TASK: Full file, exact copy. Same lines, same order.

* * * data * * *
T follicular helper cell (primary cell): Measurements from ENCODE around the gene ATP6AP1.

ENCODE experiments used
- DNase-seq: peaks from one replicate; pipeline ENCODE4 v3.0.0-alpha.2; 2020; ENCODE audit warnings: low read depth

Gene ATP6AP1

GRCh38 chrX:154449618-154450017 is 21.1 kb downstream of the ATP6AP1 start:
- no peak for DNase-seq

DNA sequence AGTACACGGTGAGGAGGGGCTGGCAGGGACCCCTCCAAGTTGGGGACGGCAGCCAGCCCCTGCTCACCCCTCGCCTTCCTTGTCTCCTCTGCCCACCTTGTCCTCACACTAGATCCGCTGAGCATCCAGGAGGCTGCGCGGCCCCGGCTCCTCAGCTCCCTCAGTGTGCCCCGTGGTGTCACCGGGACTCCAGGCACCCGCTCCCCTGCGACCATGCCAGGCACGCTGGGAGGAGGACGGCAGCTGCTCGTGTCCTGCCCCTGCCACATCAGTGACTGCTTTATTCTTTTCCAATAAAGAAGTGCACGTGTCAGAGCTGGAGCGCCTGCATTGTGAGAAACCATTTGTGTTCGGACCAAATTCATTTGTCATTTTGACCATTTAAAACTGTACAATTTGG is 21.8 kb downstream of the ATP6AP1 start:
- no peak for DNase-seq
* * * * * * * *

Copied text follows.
T follicular helper cell (primary cell): Measurements from ENCODE around the gene ATP6AP1.

ENCODE experiments used
- DNase-seq: peaks from one replicate; pipeline ENCODE4 v3.0.0-alpha.2; 2020; ENCODE audit warnings: low read depth

Gene ATP6AP1

GRCh38 chrX:154449618-154450017 is 21.1 kb downstream of the ATP6AP1 start:
- no peak for DNase-seq

DNA sequence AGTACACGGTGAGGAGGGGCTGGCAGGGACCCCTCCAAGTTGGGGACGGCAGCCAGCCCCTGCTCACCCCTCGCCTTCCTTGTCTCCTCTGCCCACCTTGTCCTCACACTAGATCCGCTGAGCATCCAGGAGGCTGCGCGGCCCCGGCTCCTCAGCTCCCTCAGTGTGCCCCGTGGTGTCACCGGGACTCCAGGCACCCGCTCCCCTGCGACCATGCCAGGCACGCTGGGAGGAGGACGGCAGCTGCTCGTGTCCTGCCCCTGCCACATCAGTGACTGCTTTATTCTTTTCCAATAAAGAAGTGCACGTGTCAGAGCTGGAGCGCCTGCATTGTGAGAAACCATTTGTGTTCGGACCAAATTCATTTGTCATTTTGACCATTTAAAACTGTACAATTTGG is 21.8 kb downstream of the ATP6AP1 start:
- no peak for DNase-seq